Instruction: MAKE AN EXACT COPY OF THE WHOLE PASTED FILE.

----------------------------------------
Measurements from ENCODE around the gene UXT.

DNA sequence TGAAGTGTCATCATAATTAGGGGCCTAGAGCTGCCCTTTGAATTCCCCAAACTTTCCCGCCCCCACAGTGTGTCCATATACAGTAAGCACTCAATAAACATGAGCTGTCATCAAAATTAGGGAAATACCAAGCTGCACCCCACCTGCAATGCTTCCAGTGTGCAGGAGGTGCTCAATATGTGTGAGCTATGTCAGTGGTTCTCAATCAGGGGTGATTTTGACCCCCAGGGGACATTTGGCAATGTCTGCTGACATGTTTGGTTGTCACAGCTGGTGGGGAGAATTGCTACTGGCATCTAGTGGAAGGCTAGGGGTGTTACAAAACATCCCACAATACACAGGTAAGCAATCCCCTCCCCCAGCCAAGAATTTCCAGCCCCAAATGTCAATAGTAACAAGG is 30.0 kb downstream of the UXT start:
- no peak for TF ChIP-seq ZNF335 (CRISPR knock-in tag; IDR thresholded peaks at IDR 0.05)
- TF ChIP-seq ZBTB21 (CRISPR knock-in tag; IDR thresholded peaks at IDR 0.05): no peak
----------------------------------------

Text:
Measurements from ENCODE around the gene UXT.

DNA sequence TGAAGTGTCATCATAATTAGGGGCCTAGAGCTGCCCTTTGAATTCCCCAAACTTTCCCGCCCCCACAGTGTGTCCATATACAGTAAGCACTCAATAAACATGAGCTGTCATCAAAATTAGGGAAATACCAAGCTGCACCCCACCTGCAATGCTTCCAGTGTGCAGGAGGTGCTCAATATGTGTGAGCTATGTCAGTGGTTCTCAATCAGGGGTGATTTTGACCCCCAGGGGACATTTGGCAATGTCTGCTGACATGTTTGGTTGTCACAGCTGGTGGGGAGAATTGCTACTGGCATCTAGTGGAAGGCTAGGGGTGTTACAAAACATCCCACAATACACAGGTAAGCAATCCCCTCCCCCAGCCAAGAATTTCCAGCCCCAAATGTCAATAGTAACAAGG is 30.0 kb downstream of the UXT start:
- no peak for TF ChIP-seq ZNF335 (CRISPR knock-in tag; IDR thresholded peaks at IDR 0.05)
- TF ChIP-seq ZBTB21 (CRISPR knock-in tag; IDR thresholded peaks at IDR 0.05): no peak